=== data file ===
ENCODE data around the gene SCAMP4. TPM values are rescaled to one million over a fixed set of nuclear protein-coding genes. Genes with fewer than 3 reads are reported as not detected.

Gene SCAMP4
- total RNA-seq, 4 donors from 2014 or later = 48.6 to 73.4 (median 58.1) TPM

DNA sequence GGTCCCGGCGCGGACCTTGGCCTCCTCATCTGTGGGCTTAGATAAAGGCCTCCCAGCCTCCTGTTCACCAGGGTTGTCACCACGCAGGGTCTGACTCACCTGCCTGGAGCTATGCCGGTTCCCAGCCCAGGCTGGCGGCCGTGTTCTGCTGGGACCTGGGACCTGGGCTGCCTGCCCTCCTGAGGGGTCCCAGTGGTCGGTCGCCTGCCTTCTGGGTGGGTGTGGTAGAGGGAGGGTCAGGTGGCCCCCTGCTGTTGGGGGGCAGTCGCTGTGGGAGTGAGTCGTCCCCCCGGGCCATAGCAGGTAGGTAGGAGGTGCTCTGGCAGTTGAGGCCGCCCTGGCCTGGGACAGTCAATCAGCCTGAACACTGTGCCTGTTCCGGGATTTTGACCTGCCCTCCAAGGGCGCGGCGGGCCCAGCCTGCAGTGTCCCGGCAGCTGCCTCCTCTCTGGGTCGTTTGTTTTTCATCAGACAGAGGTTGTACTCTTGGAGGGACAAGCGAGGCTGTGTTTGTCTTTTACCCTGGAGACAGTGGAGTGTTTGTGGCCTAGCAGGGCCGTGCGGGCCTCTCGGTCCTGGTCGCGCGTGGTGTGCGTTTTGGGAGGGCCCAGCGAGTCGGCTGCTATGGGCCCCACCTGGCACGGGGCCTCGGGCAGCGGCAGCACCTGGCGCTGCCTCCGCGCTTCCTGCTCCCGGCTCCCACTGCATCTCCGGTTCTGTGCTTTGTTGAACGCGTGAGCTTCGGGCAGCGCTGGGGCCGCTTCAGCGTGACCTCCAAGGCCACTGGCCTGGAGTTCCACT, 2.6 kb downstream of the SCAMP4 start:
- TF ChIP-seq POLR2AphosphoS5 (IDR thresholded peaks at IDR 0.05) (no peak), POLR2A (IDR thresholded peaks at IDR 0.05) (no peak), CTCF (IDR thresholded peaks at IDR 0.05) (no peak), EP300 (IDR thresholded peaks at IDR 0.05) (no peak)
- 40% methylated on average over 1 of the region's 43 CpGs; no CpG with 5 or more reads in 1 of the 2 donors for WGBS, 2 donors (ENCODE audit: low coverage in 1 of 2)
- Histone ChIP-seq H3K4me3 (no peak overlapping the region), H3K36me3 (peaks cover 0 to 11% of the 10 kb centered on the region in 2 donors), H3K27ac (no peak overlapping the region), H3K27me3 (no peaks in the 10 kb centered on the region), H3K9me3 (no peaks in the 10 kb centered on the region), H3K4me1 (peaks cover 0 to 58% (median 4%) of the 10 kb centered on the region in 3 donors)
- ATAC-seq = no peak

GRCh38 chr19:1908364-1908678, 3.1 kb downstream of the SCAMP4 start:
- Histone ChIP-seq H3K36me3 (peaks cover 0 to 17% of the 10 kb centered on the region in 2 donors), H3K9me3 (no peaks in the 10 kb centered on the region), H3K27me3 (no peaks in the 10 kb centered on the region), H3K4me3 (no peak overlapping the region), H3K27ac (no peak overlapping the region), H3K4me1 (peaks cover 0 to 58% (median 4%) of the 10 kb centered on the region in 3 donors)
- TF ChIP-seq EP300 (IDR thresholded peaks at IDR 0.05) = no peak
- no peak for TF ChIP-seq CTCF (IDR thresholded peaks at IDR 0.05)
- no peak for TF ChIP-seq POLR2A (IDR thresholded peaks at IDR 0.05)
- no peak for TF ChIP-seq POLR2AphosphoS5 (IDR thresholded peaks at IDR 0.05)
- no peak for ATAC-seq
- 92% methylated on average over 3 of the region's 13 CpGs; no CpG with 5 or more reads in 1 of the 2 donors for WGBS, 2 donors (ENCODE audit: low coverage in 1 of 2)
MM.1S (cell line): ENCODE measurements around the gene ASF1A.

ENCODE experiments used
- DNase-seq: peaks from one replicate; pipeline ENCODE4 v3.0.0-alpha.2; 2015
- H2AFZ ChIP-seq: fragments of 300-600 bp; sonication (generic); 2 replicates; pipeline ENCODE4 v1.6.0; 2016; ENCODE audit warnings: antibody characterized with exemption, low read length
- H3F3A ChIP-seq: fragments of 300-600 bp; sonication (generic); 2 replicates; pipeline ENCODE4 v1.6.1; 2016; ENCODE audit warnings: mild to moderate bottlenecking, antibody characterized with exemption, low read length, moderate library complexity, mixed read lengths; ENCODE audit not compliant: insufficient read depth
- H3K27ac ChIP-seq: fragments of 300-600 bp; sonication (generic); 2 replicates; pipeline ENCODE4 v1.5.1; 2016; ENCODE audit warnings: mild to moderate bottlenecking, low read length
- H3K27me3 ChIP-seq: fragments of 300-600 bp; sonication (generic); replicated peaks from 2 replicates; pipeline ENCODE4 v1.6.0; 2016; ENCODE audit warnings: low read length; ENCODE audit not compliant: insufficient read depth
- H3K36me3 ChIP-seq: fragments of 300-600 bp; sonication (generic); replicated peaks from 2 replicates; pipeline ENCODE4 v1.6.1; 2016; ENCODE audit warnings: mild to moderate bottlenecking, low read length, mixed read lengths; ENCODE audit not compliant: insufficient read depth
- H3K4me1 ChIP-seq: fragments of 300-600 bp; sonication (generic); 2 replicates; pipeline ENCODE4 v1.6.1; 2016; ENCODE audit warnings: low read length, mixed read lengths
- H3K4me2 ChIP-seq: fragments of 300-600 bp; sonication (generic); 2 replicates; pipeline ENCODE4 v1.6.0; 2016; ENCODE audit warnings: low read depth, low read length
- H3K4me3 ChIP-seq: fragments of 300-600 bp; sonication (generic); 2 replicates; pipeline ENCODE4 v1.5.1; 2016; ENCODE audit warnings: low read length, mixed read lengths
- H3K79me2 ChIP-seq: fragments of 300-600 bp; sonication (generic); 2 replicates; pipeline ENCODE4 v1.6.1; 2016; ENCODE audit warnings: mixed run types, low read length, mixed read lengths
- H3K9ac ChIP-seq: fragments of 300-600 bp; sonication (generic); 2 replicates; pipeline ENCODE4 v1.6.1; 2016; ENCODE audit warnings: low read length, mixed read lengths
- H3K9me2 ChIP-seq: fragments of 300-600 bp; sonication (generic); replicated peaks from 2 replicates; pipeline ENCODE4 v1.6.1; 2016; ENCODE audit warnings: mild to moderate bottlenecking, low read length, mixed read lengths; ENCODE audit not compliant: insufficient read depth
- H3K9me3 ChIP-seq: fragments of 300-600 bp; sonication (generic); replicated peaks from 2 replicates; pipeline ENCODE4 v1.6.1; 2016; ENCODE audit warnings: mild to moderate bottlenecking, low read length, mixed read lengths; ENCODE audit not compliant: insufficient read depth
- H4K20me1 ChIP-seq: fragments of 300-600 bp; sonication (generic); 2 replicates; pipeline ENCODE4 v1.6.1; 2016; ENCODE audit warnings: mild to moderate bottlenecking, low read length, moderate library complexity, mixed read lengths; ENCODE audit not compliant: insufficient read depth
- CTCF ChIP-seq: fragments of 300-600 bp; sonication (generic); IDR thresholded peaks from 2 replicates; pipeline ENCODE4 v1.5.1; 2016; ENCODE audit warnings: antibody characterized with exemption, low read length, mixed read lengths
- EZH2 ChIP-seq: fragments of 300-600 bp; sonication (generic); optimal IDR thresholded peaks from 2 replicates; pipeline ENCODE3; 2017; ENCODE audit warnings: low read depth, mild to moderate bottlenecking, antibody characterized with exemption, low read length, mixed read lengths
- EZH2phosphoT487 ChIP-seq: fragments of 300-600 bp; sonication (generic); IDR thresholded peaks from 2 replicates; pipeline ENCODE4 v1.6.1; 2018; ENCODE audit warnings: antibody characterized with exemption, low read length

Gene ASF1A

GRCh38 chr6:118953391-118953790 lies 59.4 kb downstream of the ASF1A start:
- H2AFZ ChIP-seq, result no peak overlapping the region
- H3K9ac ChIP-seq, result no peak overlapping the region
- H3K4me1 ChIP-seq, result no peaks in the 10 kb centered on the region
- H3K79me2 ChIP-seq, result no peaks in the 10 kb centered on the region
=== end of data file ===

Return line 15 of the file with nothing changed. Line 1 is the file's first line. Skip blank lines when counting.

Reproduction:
- no peak for ATAC-seq